We must also remember that economic growth and rising incomes will create increased demand for education and healthcare services. For these sectors to be able to meet growing public demand, the main criteria for financing must be the quality and amount of services they provide.

We need to make more active use of tax mechanisms to encourage investment in developing human capital. This requires us to exempt from taxation as much as possible companies’ and citizens’ spending on education, medical insurance, and co-financed pension schemes.

We need to ensure that all of our country’s citizens, using their knowledge and skills, and with the state’s help where needed, have the possibility of receiving quality education, looking after their health, buying a home and receiving a decent income, attaining the living standards of the middle class, in other words. I think that the middle class should make up at least 60 percent and perhaps even 70 percent of our society by 2020.

We need to begin closing the income gap right now. The 15-fold income gap that we currently have is unacceptable. But this does not mean that there should not be incentives for professional and creative self-realisation. We do not want a system that pulls everyone down to the lowest common denominator.

Russia must become the leader in terms of possibilities for career growth and opportunities for people to raise their own social and material status over the course of their lives. Russia must be the leader in encouraging talent and success.

All who want to work should have the chance of earning a decent wage, and the chance too to save enough money to maintain their standard of living after retirement.

At the same time, it is very important that today’s pensioners and disabled people, who do not have such opportunities, receive decent pensions and benefits.

Finally, while on the subject of high living standards, we must also not forget about personal and public security in the broadest sense, security that ensures reliable protection of people’s lives and property, a safe and clean environment, safety in the transport and housing and utilities sectors and effective prevention of man-made disasters.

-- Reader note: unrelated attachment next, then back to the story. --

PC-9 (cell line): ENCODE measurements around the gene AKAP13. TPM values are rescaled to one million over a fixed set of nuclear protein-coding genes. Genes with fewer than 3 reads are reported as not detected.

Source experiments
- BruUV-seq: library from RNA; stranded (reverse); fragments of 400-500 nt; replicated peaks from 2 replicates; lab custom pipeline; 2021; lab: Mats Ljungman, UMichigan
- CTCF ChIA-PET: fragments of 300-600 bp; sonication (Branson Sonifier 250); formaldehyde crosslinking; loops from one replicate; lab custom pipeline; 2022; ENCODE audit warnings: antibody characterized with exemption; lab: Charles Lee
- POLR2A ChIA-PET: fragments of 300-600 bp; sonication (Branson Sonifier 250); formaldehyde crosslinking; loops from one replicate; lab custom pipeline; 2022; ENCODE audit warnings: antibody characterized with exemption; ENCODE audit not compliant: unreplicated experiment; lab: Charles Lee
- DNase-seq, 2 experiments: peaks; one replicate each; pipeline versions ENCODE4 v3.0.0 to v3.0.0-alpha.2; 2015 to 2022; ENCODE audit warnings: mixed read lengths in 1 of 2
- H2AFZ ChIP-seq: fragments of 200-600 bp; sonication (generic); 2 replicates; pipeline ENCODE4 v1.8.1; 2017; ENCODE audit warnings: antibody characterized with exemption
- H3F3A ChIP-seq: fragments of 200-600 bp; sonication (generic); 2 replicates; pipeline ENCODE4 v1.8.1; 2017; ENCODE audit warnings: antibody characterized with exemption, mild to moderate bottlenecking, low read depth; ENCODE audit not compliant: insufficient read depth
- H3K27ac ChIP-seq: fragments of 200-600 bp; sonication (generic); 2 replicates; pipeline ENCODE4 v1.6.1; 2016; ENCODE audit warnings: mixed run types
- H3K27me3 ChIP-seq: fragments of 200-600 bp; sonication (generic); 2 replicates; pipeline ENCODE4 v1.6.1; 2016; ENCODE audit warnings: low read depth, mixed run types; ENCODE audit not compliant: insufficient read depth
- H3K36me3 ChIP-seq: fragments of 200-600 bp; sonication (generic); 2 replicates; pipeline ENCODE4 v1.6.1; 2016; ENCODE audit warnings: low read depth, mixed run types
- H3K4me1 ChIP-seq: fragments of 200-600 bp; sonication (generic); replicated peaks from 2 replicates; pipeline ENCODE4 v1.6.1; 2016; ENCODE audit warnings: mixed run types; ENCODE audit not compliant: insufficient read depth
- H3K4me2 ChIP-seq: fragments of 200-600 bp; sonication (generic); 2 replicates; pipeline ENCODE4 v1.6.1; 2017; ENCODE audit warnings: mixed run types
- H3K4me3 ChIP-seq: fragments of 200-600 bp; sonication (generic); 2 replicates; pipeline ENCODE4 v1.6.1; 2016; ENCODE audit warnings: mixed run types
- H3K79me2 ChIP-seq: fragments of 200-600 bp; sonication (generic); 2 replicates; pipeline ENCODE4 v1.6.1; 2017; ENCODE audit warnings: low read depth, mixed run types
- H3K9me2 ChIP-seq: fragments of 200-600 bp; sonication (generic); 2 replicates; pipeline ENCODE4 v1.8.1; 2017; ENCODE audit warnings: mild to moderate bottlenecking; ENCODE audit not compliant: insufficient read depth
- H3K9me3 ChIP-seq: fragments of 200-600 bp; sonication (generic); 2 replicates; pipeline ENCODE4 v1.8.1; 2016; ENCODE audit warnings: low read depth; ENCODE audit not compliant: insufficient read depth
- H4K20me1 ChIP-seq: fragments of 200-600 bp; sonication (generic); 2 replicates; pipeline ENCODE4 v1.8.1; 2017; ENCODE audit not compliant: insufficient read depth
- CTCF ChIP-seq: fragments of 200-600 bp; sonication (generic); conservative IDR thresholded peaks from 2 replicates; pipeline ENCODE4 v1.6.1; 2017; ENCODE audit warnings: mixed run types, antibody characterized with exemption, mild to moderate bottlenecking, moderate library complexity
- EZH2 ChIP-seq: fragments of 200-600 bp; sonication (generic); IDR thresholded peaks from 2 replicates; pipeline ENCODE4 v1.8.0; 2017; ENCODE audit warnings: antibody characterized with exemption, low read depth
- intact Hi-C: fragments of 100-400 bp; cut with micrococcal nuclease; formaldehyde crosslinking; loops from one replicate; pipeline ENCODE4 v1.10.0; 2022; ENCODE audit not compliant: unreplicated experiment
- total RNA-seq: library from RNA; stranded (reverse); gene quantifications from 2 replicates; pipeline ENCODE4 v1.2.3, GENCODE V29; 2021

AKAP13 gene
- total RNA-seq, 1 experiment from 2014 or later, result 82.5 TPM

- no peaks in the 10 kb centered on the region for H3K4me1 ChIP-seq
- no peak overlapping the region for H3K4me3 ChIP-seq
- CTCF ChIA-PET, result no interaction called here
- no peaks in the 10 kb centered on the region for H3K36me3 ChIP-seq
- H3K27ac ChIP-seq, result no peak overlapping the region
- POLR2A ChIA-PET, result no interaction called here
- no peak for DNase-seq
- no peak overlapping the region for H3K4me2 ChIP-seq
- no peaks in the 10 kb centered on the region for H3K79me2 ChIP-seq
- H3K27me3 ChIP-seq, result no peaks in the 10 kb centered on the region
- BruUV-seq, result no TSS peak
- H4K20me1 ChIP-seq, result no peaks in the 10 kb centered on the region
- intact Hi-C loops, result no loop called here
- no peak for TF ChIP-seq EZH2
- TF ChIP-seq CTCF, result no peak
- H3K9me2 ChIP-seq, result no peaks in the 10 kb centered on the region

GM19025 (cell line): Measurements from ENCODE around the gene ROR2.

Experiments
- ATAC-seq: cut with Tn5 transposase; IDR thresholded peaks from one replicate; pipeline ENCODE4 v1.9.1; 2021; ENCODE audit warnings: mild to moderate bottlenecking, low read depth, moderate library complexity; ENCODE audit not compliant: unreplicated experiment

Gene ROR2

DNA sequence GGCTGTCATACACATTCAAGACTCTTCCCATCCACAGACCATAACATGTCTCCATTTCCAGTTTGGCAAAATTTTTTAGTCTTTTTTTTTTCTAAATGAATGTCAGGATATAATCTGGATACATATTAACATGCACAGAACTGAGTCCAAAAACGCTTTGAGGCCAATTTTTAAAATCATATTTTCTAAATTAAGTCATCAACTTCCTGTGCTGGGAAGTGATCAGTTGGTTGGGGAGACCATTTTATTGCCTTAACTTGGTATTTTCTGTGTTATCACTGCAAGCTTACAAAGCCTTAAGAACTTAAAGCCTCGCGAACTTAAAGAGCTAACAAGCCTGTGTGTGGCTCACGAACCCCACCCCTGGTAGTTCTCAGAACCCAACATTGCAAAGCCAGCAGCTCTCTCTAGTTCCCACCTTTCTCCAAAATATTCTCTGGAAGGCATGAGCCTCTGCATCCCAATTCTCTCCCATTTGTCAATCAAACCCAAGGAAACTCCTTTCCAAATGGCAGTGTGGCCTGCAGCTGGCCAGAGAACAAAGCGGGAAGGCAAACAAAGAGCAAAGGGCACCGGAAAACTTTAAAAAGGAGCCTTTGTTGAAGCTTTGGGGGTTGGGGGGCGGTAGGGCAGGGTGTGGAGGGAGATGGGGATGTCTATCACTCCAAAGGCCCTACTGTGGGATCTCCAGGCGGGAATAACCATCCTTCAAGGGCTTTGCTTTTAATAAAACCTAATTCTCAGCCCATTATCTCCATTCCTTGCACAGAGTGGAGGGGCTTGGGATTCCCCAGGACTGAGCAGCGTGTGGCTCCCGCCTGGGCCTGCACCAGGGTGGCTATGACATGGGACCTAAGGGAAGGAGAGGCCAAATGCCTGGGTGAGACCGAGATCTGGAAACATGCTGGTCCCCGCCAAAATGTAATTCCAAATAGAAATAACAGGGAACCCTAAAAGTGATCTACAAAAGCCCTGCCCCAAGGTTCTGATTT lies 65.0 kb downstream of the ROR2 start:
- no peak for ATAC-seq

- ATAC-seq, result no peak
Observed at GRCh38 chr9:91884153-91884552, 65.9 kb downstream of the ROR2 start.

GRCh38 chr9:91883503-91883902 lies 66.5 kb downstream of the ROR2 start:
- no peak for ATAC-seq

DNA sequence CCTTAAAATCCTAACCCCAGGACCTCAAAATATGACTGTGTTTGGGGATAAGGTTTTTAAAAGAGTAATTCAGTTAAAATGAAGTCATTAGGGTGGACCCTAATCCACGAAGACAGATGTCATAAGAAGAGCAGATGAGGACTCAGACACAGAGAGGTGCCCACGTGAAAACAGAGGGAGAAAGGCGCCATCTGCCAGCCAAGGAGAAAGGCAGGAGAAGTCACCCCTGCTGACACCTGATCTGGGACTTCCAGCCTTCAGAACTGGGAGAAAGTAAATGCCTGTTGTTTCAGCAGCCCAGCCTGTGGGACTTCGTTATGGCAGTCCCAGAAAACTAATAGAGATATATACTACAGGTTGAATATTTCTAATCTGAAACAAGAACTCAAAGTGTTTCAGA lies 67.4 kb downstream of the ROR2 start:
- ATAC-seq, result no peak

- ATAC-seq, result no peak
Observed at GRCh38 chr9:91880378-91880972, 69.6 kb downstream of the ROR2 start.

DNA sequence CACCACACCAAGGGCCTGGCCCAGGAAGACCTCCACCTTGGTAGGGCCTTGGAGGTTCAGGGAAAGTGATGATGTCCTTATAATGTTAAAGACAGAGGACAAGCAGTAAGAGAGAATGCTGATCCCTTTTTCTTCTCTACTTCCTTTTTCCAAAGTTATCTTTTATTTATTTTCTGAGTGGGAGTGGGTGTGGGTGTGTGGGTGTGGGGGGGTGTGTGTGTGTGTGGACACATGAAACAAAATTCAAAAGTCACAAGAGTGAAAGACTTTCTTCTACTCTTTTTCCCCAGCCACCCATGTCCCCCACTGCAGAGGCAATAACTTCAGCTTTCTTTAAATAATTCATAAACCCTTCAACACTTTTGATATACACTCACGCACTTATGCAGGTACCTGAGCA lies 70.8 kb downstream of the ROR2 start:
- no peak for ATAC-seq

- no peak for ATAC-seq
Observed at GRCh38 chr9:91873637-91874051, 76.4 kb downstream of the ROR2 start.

Of course, in our work to develop human capital we should also draw on the wealth of Russian culture and on its unique achievements and traditions.

All of this together constitutes a society that offers real and equal opportunities, a society without poverty, a society that guarantees the safety of all its citizens. Creating this society should be our goal and I am sure that we succeed in our objective.


We face new and even more complicated economic policy issues today.

The Russian economy’s biggest problem today is that it is extremely ineffective. Labour productivity in Russia remains very low. We have the same labour costs as in the most developed countries but the return is several times lower. This situation is all the more dangerous when global competition is increasing and the cost of qualified labour and energy resources is also on the rise.

Carrying out innovative development will enable us to substantially increase labour productivity. The main sectors of the Russian economy need to achieve at least a four-fold increase in labour productivity over the next 12 years.

In our work to make our economy radically more effective we also need to put in place incentives and conditions for progress in a whole number of different directions. This calls above all for the creation of a national innovative system based on all of the different state and private institutions supporting innovation.

This also calls for strengthening and expanding our natural advantages. We need to develop the basic sectors of our economy, including natural resources processing, and we need to make use of our energy, transport and agricultural potential.